PayPal’s Honey Acquisition Exposes Tensions with Amazon

PayPal and Amazon have competing business interests. The latest friction between PayPal and Amazon is focused on Honey.

Ruchi Gupta - Author

Jan. 17 2020, Updated 8:41 a.m. ET

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It’s becoming increasingly clear that PayPal (NASDAQ:PYPL) and Amazon (NASDAQ:AMZN) have competing business interests. As a result, the idea of the two companies working together might just be a dream. The latest friction between PayPal and Amazon is focused on Honey—an online shopping tool that PayPal purchased recently.

Honey helps consumers save money on their online shopping by taking advantage of discounts. Operating as a browser extension, Honey connects to a retailer’s site and track prices to find discount codes that shoppers can leverage to save on their purchases. Honey works with 30,000 retailers. So far, the company has drawn over 17 million users.

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Amazon is one of the online retailers that Honey had been working with for years. Last month, shortly after PayPal announced that it purchased Honey, Amazon started flagging Honey as a “security risk.” During the December shopping rush, Amazon urged its customers to uninstall the extension to protect their privacy and data, according to a Wired report. Amazon has its own discount-hunting browser tool called “Amazon Assistant,” which competes with PayPal’s Honey.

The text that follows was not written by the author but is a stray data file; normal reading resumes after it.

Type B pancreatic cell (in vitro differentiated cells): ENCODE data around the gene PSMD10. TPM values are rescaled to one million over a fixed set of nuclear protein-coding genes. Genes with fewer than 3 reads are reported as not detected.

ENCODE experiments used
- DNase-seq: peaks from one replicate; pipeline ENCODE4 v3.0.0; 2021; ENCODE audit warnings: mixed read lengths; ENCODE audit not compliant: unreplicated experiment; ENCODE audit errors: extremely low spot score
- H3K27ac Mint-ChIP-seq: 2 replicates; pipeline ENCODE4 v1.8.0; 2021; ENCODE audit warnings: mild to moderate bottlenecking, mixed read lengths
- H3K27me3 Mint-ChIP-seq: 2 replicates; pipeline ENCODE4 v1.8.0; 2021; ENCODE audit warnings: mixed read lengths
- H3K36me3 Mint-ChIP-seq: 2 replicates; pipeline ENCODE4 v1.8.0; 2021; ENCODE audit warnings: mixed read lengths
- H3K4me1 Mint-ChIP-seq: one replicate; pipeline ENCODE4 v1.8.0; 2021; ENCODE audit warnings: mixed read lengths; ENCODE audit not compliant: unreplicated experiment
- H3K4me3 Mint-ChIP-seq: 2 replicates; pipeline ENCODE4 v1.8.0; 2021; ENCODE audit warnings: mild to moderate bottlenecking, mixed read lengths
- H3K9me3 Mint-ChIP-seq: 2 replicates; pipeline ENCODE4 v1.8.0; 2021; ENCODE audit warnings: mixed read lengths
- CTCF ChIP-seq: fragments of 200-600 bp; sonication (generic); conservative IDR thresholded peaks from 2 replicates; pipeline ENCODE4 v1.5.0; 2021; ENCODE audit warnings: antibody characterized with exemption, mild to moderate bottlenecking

Honey seems to flame PayPal-Amazon rivalry

Amazon labeling Honey as a “security risk” highlights the tensions between the company and PayPal. Notably, PayPal has wanted to process payments for Amazon merchants and shoppers, but Amazon hasn’t agreed.

While Amazon has locked PayPal out of its platform, it has been busy expanding its own payment service, Amazon Pay. As a result, Amazon has encroached on PayPal’s turf. Amazon Pay, which offers many payment services similar to PayPal, has gone big in India—a key PayPal market.

Overall, Amazon has attacked PayPal’s world and won’t give the company a place on its marketplace. As a result, PayPal has shifted away from Amazon. The company offers several services similar to Amazon’s offerings. Like Amazon, PayPal also makes loans to small businesses. Recently, PayPal donated one of its top executives to Google (NASDAQ:GOOGL)—a bitter Amazon rival. This week, Google struck a deal to acquire Pointy—a startup that helps merchants sell their products online without going through Amazon.

PayPal counts on Honey to help it become indispensable for merchants. Notably, Honey will help increase sales for PayPal’s merchant customers. Some 24 million merchants and 275 million consumers use PayPal services, including consumers on its Venmo platform.

PayPal stock has gained 6.18% YTD (year-to-date) through January 15. Meanwhile, Amazon stock has risen 0.77% YTD. The stock of Google parent Alphabet has risen 7.45% YTD.


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